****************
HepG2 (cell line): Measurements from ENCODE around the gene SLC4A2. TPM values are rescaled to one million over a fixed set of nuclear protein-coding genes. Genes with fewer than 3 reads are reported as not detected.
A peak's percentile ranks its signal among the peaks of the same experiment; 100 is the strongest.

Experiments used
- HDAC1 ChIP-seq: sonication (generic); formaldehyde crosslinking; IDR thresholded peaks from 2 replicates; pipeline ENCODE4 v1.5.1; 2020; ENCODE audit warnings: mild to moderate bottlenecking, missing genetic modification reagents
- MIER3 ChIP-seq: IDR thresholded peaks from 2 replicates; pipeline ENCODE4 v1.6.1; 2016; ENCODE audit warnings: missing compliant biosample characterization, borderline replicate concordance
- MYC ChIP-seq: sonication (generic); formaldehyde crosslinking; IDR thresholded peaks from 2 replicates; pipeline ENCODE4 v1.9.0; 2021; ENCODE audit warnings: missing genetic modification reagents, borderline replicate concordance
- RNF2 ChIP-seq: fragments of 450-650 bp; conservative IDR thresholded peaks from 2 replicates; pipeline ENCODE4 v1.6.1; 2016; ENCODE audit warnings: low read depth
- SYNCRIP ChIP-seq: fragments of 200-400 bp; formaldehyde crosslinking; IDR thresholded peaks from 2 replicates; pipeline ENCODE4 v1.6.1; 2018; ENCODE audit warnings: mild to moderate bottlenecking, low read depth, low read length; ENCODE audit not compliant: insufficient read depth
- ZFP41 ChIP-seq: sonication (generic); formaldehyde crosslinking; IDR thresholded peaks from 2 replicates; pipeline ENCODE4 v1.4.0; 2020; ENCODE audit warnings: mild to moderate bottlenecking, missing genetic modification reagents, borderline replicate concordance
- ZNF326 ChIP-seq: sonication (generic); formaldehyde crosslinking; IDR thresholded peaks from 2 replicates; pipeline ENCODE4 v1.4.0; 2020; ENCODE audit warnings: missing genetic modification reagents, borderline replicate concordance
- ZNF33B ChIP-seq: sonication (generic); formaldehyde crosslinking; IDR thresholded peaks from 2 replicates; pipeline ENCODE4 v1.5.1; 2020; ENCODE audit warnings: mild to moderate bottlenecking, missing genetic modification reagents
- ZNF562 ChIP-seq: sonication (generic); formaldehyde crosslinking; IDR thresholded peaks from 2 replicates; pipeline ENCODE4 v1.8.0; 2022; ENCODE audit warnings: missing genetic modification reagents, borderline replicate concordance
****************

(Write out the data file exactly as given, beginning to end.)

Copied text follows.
HepG2 (cell line): Measurements from ENCODE around the gene SLC4A2. TPM values are rescaled to one million over a fixed set of nuclear protein-coding genes. Genes with fewer than 3 reads are reported as not detected.
A peak's percentile ranks its signal among the peaks of the same experiment; 100 is the strongest.

Experiments used
- HDAC1 ChIP-seq: sonication (generic); formaldehyde crosslinking; IDR thresholded peaks from 2 replicates; pipeline ENCODE4 v1.5.1; 2020; ENCODE audit warnings: mild to moderate bottlenecking, missing genetic modification reagents
- MIER3 ChIP-seq: IDR thresholded peaks from 2 replicates; pipeline ENCODE4 v1.6.1; 2016; ENCODE audit warnings: missing compliant biosample characterization, borderline replicate concordance
- MYC ChIP-seq: sonication (generic); formaldehyde crosslinking; IDR thresholded peaks from 2 replicates; pipeline ENCODE4 v1.9.0; 2021; ENCODE audit warnings: missing genetic modification reagents, borderline replicate concordance
- RNF2 ChIP-seq: fragments of 450-650 bp; conservative IDR thresholded peaks from 2 replicates; pipeline ENCODE4 v1.6.1; 2016; ENCODE audit warnings: low read depth
- SYNCRIP ChIP-seq: fragments of 200-400 bp; formaldehyde crosslinking; IDR thresholded peaks from 2 replicates; pipeline ENCODE4 v1.6.1; 2018; ENCODE audit warnings: mild to moderate bottlenecking, low read depth, low read length; ENCODE audit not compliant: insufficient read depth
- ZFP41 ChIP-seq: sonication (generic); formaldehyde crosslinking; IDR thresholded peaks from 2 replicates; pipeline ENCODE4 v1.4.0; 2020; ENCODE audit warnings: mild to moderate bottlenecking, missing genetic modification reagents, borderline replicate concordance
- ZNF326 ChIP-seq: sonication (generic); formaldehyde crosslinking; IDR thresholded peaks from 2 replicates; pipeline ENCODE4 v1.4.0; 2020; ENCODE audit warnings: missing genetic modification reagents, borderline replicate concordance
- ZNF33B ChIP-seq: sonication (generic); formaldehyde crosslinking; IDR thresholded peaks from 2 replicates; pipeline ENCODE4 v1.5.1; 2020; ENCODE audit warnings: mild to moderate bottlenecking, missing genetic modification reagents
- ZNF562 ChIP-seq: sonication (generic); formaldehyde crosslinking; IDR thresholded peaks from 2 replicates; pipeline ENCODE4 v1.8.0; 2022; ENCODE audit warnings: missing genetic modification reagents, borderline replicate concordance